It appears that a new wave of Medicare fraud scams involving DNA testing has been detected. Whether lured by free ice cream or scared of potential life-threatening illnesses, senior citizens are being deceptively convinced to provide their Medicare number in exchange for a cheek swab. A laboratory sales representative from New Jersey is the latest person to be convicted in a Medicare fraud scheme that bilked the government healthcare program of more than $430,000. (Fortunately, the Medicare fraud scam was halted before plans to expand it to 11 other states were carried out.)
The New Jersey lab sales rep supposedly worked for a non-profit organization that helped aging adults navigate federal benefits programs. However, the group was actually a front used to present information about genetic testing. For about a year-and-a-half, today’s offender and other co-conspirators invited senior citizens to community rooms at low-income seniors housing complexes. Part of his schtick warned attendees that if they did not undergo genetic testing, they would be prone to heart attacks, strokes, cancer and suicide. (You can see why many fell for the scheme.)
Today’s criminal and his co-conspirators took DNA swabs from the attendees, then recruited healthcare providers from Craigslist to authorize testing after it had already been done. (It’s important to note that today’s fraudster neglected to tell his audience that he was a sales representative for the laboratories that processed the results of the DNA swab.)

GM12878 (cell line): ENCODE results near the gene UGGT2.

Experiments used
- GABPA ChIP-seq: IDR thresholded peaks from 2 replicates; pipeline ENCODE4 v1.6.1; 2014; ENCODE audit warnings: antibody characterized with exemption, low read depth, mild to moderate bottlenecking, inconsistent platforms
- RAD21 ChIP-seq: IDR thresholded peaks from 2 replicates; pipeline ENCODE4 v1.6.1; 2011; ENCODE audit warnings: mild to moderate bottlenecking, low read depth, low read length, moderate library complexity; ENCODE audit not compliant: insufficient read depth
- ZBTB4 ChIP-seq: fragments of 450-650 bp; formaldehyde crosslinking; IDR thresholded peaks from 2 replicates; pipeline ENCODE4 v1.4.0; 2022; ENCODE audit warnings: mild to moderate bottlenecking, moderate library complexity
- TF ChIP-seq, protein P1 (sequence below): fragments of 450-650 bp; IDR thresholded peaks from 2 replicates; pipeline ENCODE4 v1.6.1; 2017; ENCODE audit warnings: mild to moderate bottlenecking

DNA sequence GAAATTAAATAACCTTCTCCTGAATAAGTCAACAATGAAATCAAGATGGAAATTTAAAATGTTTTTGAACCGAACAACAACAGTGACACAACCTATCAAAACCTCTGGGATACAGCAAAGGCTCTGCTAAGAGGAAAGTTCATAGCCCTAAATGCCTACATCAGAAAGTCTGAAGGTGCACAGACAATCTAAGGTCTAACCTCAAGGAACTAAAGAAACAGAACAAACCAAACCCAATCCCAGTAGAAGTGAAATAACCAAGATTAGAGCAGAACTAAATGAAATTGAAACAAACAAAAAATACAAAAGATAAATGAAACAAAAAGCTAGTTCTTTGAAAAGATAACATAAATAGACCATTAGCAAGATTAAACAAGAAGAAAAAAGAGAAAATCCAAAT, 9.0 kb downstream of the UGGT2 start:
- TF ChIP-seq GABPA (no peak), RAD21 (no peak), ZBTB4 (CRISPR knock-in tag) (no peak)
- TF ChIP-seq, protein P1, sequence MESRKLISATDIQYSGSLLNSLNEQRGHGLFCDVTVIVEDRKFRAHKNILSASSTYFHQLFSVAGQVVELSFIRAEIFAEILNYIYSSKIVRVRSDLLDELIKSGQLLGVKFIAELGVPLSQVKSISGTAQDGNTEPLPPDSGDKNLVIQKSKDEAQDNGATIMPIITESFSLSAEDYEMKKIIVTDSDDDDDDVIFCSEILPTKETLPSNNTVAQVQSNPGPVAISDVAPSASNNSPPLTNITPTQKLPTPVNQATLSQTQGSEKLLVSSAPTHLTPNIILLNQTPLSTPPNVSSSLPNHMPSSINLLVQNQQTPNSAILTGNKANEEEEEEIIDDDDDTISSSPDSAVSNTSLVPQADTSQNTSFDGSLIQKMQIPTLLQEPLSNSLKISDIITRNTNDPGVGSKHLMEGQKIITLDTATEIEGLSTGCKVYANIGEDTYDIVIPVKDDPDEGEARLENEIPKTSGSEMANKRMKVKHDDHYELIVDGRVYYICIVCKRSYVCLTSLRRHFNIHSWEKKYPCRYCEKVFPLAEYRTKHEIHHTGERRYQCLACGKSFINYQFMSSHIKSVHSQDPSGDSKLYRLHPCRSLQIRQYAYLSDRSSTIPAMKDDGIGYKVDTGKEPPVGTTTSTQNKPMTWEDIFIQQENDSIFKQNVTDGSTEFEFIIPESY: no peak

The recruited healthcare providers were paid thousands of dollars each month by today’s fraudster to fake exams for the senior citizens they never saw or treated. As a result, Medicare paid out more than $1 million in fraudulent claims. (The defendant and his co-conspirators split about $100,000 in commissions to keep the victim pipeline full.)
The New Jersey laboratory sales representative was sentenced to more than four years behind bars for convincing senior citizens that they needed genetic counseling without seeing a medical professional. His deceptive Medicare fraud scheme cost the government healthcare program more than $430,000. He also received three years of supervised release following his prison term along with the requirement to pay restitution of $66,844.
A laboratory sales representative has been sentenced to more than four years in prison for defrauding the Medicare program of more than $430,000 while convincing residents of affordable senior housing communities to submit to genetic testing without seeing a healthcare professional, according to the Justice Department.
Seth Rehfuss previously pleaded guilty to one count of conspiracy to commit healthcare fraud.